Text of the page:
Ilan Breskin

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We study living neural networks by measuring the neurons' response to a global electrical stimulation. Neural connectivity is lowered by reducing the synaptic strength, chemically blocking neurotransmitter receptors. We use a graph-theoretic approach to show that the connectivity undergoes a percolation transition. This occurs as the giant component(More)
Optical based methods for non-invasive measurement of regional blood flow tend to incorrectly assess cerebral blood flow, due to contribution of extra-cerebral tissues to the obtained signal. We demonstrate that spectral analysis of phase-coded light signals, tagged by specific ultrasound patterns, enables differentiation of flow patterns at different(More)
Cerebral autoregulation is a mechanism which maintains constant cerebral blood flow (CBF) despite changes in mean arterial pressure (MAP). Assessing whether this mechanism is intact or impaired and determining its boundaries is important in many clinical settings, where primary or secondary injuries to the brain may occur. Herein we describe the development(More)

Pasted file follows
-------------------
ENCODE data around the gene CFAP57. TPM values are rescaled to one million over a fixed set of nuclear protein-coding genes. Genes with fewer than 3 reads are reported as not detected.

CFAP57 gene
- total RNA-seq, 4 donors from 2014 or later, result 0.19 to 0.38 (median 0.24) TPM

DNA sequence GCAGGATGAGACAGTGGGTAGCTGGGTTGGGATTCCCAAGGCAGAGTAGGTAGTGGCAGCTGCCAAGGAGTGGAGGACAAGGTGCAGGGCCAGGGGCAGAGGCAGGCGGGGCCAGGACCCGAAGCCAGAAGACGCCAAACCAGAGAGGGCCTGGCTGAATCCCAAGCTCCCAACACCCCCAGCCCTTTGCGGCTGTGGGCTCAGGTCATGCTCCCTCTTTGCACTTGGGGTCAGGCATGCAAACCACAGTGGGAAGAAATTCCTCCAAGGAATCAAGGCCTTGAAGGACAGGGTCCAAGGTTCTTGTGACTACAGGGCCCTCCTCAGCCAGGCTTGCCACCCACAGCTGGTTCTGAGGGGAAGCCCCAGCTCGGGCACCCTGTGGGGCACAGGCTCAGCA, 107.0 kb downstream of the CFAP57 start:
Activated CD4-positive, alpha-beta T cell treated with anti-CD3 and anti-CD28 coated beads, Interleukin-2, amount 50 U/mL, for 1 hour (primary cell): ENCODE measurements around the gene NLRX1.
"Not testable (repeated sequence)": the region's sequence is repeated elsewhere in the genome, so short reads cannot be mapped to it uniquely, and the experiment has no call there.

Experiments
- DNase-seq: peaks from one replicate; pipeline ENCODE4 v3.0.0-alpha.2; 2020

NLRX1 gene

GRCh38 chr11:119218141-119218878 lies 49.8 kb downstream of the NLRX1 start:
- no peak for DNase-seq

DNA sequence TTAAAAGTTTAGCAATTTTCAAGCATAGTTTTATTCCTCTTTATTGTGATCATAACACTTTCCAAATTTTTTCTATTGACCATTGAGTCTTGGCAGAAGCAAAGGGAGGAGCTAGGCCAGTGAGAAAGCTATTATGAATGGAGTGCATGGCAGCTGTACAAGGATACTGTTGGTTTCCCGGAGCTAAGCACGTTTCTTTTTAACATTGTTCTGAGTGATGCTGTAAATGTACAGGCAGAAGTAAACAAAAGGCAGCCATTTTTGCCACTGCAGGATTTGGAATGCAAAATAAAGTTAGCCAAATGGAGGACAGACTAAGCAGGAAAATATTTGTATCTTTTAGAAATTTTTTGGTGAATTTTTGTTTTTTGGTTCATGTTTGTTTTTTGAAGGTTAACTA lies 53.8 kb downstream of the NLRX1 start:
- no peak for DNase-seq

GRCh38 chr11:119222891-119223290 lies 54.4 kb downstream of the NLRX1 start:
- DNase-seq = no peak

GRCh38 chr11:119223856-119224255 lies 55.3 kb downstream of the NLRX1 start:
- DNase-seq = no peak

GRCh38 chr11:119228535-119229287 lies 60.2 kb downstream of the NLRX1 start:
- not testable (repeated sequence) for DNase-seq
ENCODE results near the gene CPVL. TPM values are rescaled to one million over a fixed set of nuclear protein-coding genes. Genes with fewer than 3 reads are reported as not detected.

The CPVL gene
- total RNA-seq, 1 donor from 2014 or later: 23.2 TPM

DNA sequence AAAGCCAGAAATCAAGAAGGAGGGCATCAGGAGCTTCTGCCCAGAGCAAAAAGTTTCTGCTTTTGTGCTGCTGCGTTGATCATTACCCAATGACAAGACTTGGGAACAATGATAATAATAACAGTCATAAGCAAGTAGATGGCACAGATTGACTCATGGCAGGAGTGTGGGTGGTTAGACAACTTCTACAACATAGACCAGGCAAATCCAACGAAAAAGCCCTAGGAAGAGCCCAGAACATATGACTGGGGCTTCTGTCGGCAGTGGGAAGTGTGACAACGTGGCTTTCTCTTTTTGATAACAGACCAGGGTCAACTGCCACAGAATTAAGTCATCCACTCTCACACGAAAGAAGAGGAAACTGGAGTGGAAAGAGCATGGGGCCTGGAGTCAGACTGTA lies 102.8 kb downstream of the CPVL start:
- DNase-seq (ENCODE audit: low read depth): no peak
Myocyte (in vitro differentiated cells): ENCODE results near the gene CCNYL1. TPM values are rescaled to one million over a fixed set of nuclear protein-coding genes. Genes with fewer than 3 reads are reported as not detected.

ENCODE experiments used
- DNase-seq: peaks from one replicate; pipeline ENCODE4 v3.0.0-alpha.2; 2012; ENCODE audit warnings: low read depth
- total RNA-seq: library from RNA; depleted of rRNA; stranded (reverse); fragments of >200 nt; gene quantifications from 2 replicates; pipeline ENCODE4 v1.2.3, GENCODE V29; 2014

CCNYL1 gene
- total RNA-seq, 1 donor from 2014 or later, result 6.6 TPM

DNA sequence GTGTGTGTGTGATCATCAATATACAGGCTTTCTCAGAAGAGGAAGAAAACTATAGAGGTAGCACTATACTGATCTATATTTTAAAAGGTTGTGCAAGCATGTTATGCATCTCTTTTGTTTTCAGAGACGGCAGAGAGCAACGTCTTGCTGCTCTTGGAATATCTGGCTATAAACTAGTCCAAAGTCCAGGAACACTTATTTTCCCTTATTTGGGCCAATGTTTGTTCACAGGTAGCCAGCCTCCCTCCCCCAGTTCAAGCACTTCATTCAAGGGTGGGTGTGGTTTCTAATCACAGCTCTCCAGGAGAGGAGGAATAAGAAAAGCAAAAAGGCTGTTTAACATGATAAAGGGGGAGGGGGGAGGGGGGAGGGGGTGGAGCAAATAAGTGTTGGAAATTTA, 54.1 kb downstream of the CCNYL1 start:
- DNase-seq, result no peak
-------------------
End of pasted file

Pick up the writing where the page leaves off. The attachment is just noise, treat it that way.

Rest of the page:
We introduce, validate and demonstrate a new software correlator for high-speed measurement of blood flow in deep tissues based on diffuse correlation spectroscopy (DCS). The software correlator scheme employs standard PC-based data acquisition boards to measure temporal intensity autocorrelation functions continuously at 50 − 100 Hz, the fastest blood flow(More)
We study neural connectivity in cultures of rat hippocampal neurons. We measure the neurons' response to an electric stimulation for gradual lower connectivity, and characterize the size of the giant cluster in the network. The connectivity undergoes a percolation transition described by the critical exponent β ≃ 0.65. We use a theoretic approach based on(More)
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